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Understanding Scope of Practice: Page 2 of 2

Understanding Scope of Practice: Page 2 of 2

Roland Goertz, president-elect of the American Association of Family Physicians and chief executive of the Family Health Center in Waco, Texas, says his practice uses the teamwork model for all midlevels they employ. Under his approach, each PA or NP is paired with a physician, a nursing assistant, and an office staff person to create a team. “It’s not about one person; it’s about the group of people taking care of a patient,” he says. “We want people who want to be part of the team concept and understand their role in providing care.”

Though PAs and NPs differ slightly in their scope of practice, Goertz says his office recruits both for midlevel positions, focusing on individual strengths and weakness rather than title. All require training to bring them up to speed with the policies and procedures of the practice. “We acknowledge that there are differences between NPs and PAs, but there are a lot of differences in their training, too,” he says, referring to the fact that some have gone through a formal classroom education and others utilize distance-learning courses. “So we try to level that out during the interview process. We try to find out what they know and what they still need to learn, and we look for people who understand their role in providing care and want to be part of the team.”

Dean Health Systems also integrates midlevels, both PAs and NPs, using the patient-centered medical home approach, in which each member of the team performs at the highest level of her training. Bain’s office divides the staff into “pod teams,” which consist of one physician, one midlevel provider, two “roamers” (or medical assistants) and one practice nurse. As the model evolves, however, Bain believes the pods will eventually include a one-to-two ratio, with one physician and two midlevels, plus the ancillary team members. “In the old days, we had a supervising physician for every midlevel, but now we have all the physicians in our group sign a practice agreement for coverage or supervision of all our midlevels,” he says, noting the process helps improves continuity of care.

The goal at his clinic, of course, is for all patients to see their own physician, says Bain. When that doctor is unavailable, the patient is then directed to the midlevel provider within that pod. The third choice is another physician in that pod and the fourth choice is a PA or physician in another pod. “We have a target patient panel of 1,900 patients per doctor, but we found that when you add a PA or NP to the team you add half that again — making it a total of 2,700 patients per pod,” says Bain.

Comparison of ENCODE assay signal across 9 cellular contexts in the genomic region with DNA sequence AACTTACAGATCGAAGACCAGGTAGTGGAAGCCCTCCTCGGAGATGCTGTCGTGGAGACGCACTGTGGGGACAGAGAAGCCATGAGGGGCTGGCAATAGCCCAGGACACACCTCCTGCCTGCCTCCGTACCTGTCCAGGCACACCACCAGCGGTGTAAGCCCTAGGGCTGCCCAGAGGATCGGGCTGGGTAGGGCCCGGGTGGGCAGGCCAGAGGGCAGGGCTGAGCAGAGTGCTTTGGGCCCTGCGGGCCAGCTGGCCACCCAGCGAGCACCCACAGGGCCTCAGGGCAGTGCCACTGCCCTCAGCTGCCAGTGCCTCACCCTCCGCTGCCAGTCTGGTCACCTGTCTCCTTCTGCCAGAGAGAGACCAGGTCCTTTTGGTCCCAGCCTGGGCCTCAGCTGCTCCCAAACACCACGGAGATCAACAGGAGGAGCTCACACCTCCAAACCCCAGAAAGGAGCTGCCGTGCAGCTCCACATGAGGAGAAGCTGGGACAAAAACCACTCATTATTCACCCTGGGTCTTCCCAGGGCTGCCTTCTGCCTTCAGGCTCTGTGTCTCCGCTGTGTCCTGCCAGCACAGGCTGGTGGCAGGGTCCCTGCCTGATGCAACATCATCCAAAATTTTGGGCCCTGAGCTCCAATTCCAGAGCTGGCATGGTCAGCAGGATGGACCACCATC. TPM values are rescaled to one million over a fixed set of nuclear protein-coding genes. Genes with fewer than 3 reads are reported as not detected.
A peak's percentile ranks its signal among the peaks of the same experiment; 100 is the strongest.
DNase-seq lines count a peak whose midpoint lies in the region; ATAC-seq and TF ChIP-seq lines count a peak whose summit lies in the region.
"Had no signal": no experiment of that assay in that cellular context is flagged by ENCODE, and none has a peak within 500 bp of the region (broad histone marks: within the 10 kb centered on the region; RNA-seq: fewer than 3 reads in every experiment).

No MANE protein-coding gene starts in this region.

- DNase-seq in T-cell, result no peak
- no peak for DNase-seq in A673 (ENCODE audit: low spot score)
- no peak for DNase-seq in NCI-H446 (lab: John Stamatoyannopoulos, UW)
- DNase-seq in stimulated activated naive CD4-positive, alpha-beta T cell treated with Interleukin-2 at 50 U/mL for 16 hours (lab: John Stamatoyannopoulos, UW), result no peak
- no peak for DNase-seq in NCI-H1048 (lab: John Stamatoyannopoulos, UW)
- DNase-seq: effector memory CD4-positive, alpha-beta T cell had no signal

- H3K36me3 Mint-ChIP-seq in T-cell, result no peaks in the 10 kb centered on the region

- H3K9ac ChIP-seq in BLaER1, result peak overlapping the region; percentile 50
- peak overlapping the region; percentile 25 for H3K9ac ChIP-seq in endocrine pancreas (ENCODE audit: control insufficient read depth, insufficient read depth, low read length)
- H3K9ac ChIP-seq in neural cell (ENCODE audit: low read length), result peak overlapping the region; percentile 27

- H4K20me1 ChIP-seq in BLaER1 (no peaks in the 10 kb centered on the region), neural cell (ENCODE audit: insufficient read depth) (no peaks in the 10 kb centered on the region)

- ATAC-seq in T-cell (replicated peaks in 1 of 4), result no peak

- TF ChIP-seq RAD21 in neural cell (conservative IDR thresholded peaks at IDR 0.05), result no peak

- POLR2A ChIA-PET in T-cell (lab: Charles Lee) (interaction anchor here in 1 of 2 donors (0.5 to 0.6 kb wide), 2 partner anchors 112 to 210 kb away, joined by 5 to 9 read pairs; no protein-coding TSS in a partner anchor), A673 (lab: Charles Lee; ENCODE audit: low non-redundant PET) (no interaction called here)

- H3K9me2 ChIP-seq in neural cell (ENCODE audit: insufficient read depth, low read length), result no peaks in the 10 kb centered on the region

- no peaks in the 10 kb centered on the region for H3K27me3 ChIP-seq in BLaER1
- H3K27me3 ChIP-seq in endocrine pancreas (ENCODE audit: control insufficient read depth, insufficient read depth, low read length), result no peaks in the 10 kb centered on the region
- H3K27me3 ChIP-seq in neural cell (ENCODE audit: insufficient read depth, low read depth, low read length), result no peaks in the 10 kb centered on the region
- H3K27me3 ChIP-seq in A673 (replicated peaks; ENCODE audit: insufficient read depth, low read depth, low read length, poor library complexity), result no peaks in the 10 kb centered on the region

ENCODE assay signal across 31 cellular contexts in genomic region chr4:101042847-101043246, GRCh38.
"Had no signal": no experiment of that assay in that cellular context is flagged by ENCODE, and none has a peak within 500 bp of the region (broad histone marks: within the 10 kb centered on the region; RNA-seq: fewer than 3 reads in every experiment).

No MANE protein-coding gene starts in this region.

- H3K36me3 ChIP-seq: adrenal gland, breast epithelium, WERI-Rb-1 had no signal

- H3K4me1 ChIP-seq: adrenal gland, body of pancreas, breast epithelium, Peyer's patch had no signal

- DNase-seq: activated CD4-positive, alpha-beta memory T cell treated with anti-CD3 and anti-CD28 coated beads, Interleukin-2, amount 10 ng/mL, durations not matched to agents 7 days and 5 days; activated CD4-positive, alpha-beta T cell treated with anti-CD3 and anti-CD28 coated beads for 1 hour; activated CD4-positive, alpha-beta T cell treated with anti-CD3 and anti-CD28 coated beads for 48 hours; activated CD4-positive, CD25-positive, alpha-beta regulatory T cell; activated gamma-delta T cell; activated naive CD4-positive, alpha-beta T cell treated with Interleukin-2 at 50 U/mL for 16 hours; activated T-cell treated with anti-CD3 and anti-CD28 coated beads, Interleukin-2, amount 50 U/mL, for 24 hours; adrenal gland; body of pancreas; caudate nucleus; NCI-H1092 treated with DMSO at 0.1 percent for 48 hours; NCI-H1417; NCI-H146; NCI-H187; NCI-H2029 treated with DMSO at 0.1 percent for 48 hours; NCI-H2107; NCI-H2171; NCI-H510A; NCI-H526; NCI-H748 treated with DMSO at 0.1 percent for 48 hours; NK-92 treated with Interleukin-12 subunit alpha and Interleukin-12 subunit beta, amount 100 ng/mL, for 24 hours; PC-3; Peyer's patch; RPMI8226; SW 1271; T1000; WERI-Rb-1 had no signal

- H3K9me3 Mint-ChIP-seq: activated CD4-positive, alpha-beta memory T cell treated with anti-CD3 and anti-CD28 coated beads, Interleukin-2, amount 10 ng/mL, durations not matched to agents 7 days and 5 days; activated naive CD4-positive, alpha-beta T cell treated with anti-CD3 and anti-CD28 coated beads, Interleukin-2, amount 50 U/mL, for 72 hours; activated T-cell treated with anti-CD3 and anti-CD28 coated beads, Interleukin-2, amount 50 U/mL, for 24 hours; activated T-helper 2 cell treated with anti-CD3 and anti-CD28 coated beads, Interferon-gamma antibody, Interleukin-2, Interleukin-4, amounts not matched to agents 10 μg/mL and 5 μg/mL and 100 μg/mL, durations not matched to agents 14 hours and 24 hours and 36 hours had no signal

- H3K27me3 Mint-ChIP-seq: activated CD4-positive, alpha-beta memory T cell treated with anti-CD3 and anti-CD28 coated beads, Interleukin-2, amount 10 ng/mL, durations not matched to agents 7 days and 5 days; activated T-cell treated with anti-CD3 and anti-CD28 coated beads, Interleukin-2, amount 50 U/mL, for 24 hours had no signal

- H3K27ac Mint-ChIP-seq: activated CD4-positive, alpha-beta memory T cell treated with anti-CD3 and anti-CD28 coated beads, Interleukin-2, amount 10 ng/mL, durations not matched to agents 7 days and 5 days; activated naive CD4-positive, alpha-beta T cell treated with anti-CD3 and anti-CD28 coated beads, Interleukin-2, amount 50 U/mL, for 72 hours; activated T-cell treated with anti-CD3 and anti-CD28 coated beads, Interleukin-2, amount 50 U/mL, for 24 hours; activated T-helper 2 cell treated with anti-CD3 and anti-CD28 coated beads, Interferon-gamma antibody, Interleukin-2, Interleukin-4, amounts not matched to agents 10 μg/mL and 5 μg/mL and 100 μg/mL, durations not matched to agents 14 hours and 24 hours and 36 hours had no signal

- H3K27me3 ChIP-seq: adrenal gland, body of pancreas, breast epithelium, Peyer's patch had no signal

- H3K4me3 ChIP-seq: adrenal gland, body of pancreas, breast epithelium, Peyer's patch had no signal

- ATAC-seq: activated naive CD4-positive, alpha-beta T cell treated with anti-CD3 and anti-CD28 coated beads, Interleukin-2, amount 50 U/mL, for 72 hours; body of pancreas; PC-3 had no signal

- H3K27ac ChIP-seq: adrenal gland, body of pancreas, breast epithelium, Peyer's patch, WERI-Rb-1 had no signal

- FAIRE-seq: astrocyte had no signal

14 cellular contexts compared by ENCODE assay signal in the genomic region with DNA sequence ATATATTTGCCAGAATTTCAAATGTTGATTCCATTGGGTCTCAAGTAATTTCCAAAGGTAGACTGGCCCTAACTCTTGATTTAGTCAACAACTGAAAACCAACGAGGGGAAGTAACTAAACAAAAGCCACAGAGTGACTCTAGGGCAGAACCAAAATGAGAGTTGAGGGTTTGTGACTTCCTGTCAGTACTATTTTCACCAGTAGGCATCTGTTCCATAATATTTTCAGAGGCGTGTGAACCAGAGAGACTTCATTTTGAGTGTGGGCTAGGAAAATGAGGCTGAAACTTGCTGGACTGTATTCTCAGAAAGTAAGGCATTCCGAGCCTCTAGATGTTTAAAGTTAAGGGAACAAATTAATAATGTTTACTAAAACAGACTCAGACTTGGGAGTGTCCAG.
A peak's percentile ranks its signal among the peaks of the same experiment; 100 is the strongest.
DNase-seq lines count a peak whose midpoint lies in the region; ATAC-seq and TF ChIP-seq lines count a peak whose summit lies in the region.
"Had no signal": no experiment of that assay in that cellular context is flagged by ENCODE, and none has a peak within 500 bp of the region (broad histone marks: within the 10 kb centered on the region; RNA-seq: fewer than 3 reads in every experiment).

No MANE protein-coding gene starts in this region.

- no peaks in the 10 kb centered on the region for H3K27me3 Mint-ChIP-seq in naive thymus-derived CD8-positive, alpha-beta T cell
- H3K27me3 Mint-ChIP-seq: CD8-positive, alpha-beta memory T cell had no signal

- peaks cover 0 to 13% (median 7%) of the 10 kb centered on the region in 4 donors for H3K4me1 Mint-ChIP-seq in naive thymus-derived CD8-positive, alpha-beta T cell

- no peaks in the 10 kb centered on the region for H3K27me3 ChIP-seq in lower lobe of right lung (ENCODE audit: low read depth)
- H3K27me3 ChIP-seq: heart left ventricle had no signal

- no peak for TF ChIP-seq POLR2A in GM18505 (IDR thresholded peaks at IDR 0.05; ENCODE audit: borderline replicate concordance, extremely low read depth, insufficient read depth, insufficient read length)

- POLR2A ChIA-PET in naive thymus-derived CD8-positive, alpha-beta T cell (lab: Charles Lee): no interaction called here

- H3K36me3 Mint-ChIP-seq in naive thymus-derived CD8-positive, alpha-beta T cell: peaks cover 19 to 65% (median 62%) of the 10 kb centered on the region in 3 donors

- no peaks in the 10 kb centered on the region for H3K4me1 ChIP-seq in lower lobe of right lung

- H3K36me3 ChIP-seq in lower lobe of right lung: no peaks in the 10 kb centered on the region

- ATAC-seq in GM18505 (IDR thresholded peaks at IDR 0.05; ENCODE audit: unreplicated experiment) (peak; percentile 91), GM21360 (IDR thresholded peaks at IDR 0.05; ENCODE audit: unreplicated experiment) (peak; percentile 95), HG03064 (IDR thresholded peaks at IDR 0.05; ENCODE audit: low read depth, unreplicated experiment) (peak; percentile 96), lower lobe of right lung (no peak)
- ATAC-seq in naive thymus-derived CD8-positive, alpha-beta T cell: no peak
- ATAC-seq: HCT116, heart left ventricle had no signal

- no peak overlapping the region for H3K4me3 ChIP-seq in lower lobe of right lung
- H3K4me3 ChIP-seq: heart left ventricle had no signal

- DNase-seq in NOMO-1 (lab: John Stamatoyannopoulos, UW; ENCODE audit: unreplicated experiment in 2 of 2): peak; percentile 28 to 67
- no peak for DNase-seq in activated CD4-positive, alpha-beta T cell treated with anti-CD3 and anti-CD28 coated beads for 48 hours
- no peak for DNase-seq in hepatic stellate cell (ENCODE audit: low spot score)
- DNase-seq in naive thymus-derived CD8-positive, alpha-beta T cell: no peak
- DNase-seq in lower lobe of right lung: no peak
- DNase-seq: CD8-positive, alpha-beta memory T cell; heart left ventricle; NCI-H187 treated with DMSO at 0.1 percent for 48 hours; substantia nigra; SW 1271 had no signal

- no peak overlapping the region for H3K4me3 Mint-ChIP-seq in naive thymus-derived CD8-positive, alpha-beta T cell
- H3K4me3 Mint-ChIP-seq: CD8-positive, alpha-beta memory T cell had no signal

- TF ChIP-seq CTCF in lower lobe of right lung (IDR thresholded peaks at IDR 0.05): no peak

Educate your patients

However, Bain stresses that hiring midlevel providers and utilizing them effectively are two different things. Practices need not only provide for adequate supervision, but also take steps to educate patients on how their PAs or NPs can benefit them. “Some patients still say, ‘Nope, I just want to see the doctor.’ But most patients are becoming more open to the team concept, and they like the midlevels because many times they have faster access to them,” says Bain, noting neither the NP nor PA is better than the other. “My next available appointment might be four weeks away, whereas an NP might be available to see them today.”

Dean Health System typically leaves their midlevel’s schedules open so that half the time they’re available for acute care cases and the other half they’re dedicated to follow-up appointments. To help promote the team concept of patient care, Bain says, the clinic includes a picture of the whole healthcare team in every exam room. “Our business cards also include the name of the patient’s primary doctor on the front, along with the names of everyone on that team, because patients need to understand that it doesn’t make any sense for them to call the doctor for medication refills when a medical assistant might be able to provide that,” he says. “We mobilize different members of the team for different tasks.”

As the healthcare industry evolves and patients become older and sicker, Bain says he believes midlevel practitioners will become increasingly more critical to lowering costs and improving care. “Patients are getting older, sicker, and their problems are more complicated,” says Bain, noting patients also demand more of their caregivers these days than they once did. “The physician of old would often dictate the course of treatment for the patient and the patient would say, ‘Whatever you think doc.’ Very few asked any questions. That type of paternalistic approach would not fly at all today.”

By using midlevels to educate patients, provide routine care, and assist with coding and documentation, physicians will be better positioned to bring their expertise to bear, focusing on chronic disease management and more complex diagnoses. And that, says Bain, is good for patients. “Medicine has changed over time and we need to be creative in our approach to delivering care,” he says. “It’s kind of folly to think that patients’ entire healthcare needs can be compressed into a standard 15-minute office visit, or physical exam, once a year.”

Shelly K. Schwartz, a freelance writer in Maplewood, N.J., has covered personal finance, technology, and healthcare for more than 12 years. Her work has appeared on CNNMoney.com, Bankrate.com, and Healthy Family magazine. She can be reached via physicianspractice@cmpmedica.com.

This article originally appeared in the April 2010 issue of Physicians Practice.

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